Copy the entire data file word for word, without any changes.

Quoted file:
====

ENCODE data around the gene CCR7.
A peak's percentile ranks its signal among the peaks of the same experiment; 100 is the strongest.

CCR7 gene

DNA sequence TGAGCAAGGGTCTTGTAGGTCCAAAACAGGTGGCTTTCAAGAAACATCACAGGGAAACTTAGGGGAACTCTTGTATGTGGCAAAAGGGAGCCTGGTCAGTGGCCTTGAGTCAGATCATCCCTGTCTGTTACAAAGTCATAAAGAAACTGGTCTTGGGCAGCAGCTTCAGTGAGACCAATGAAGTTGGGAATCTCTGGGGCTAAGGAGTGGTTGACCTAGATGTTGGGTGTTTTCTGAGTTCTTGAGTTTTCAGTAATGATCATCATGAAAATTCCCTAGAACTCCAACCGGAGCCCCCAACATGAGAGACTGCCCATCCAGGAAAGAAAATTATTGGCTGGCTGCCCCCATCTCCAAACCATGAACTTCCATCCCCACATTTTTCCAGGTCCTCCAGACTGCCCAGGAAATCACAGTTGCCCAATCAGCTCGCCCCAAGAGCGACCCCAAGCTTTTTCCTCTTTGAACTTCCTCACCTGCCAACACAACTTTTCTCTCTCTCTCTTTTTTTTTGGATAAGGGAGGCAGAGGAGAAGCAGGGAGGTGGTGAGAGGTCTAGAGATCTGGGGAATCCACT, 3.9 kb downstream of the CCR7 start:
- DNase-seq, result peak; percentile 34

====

ENCODE data around the gene CCR7.
A peak's percentile ranks its signal among the peaks of the same experiment; 100 is the strongest.

CCR7 gene

DNA sequence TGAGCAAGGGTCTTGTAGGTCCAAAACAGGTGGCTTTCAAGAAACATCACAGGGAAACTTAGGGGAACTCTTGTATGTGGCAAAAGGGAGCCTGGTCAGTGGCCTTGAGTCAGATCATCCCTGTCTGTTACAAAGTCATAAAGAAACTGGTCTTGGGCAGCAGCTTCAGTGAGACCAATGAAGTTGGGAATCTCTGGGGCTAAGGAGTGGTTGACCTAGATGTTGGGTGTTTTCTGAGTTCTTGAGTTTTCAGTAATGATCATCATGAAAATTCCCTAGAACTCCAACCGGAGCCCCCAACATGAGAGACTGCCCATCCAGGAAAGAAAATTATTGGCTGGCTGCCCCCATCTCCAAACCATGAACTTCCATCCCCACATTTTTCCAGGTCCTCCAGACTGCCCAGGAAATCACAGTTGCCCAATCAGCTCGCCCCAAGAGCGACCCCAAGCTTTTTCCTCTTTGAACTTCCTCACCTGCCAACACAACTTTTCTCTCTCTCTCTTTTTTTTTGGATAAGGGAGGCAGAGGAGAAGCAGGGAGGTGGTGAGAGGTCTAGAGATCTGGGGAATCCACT, 3.9 kb downstream of the CCR7 start:
- DNase-seq, result peak; percentile 34